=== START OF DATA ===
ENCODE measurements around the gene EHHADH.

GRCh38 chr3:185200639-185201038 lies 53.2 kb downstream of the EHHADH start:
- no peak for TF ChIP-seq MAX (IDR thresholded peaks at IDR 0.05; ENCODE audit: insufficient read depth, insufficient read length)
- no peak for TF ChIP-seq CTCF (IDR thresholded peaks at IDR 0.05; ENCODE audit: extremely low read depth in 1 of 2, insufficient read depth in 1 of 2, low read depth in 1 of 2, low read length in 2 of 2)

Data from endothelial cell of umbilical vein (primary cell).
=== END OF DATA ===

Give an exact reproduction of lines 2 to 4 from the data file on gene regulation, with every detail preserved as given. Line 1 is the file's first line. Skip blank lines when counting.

GRCh38 chr3:185200639-185201038 lies 53.2 kb downstream of the EHHADH start:
- no peak for TF ChIP-seq MAX (IDR thresholded peaks at IDR 0.05; ENCODE audit: insufficient read depth, insufficient read length)
- no peak for TF ChIP-seq CTCF (IDR thresholded peaks at IDR 0.05; ENCODE audit: extremely low read depth in 1 of 2, insufficient read depth in 1 of 2, low read depth in 1 of 2, low read length in 2 of 2)